Bill Cantrall

(Up Swing)

Review by Jean Timmons

Bill Cantrall, a very accomplished trombonist/composer, shows his many sides on his debut release as a leader. The members of the group are Ryan Kisor (trumpet), Sherman Irby (alto sax), Stacy Dillard (tenor sax), Rick Germanson (piano), Gerald Cannon (bass), and Montez Coleman (drums). Of Axiom's ten compositions, eight are penned by Cantrall: Porter's "After You" and Victor Shertzinger and Johnny Mercer's "Tangerine" complete the program.

The title piece, "Axiom," introduces the band and its ensemble sound. From the beginning, Cantrall allows the other musicians space to develop. Of the brass instrument, tenor saxophonist Dillard stands out. The rhythm section is dominated by Coleman with a neat little solo rendered by pianist Germanson. When Cantrall takes his trombone solo, a solid groove has paved the way and the listener expects interesting music from an interesting musician.

In addition to taking a couple undergraduate degrees from Northwestern University in Illinois, Cantrell apprenticed with Von Freeman, bandleader Rob Mazurek, and guitarist Jeff Parker while in the Midwest and, after working a bit with salsa bands, studied and learned from Sir Roland Hanna, at Queens College, and trumpeter Michael Philip Mossman. If this debut is an indication, Cantrell has learned his lessons well, lessons that well may have contributed to his technical mastery of the unwieldy trombone.

"Minor Transgression" is reminiscent of those Jazz Messenger hard bop pieces, with the reeds playing in unison and Blakey pumping up everyone with his rolling shots. In the linear notes, indeed, the writer alludes to the "classic tradition" of the Art Blakey groups. Getting back to the leader, Cantrall shows off both his blues chops and his melodic approach. From this point, the structure and arrangement of the program play no small parts.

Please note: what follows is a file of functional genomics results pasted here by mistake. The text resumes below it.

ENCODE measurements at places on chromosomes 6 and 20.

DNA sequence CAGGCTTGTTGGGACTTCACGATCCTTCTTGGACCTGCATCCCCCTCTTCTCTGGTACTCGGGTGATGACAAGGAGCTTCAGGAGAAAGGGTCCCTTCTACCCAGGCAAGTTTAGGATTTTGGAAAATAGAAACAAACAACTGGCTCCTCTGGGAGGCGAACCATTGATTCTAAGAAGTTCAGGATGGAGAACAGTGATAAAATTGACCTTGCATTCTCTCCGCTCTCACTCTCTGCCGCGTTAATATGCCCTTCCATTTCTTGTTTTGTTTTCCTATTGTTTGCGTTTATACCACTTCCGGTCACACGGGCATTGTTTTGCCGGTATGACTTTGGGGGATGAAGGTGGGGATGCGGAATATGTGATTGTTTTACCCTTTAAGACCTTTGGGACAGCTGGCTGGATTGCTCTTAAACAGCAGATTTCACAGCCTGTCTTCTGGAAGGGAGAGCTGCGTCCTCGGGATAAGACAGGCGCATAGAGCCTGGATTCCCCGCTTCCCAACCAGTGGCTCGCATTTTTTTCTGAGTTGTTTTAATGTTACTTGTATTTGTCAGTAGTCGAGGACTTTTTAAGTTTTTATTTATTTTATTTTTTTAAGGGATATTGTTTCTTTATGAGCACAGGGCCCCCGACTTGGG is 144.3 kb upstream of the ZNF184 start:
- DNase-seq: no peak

The order of the program is thoughtful of the listener. Coming off the hard bop music, "Shanice" is a blues ballad, which Cantrall approaches lyrically. Bittersweet Shanice is a soft and easy blues that displays Cantrall's depth of feeling. In the next piece, the group gathers once more around the fire. "Torrent" opens with the bass out front, a little bit of the reeds, but mainly the drums and piano setting the pace. A difference between these players and the Messengers is the lyrical structure of the music. But then to play blues lyrically is not a contradiction. Yet with this piece, one feels the structuring of the music. Any drum solo is driving, neatly delivered, and brief; the pianist isn't intrusive. No musician takes a very long solo. Ensemble playing is the keynote - they play well together, particularly the fellowship of horns.

Variety marks the program and takes it into the pleasingly listenable realm. "Torrent" is followed by "After You," opening with piano, bass, and drum playing that bridges smoothly the successive solos by the horn players. The alto saxophonist delivers a lovely message, in essence "After You" love will go on. Following the fiery "Torrent," the piece seems more romantic than it probably is. "Like I Said" is straight ahead, with many a drum roll punctuating the breaks. It moves with that Messenger feel to it. The structure of the piece is very conducive to many improvisational explorations, and the group takes full advantage of them in the longest work of the program at just over ten minutes. "Halfway House" is another airy work that initiates a feeling of taking off, though the title suggests a period of brief rest. Again trumpeter Kisor takes the first solo after the break. The last piece worth mentioning is the last one in the program.

"Tangerine" concludes the music and the arrangement is very peppy and upbeat, played faster than usual. Cantrall displays his dexterity on trombone, and Coleman drives the other musicians flawlessly. So the program ends with high flying dance music, but the composition that sticks is "Minor Transgression."

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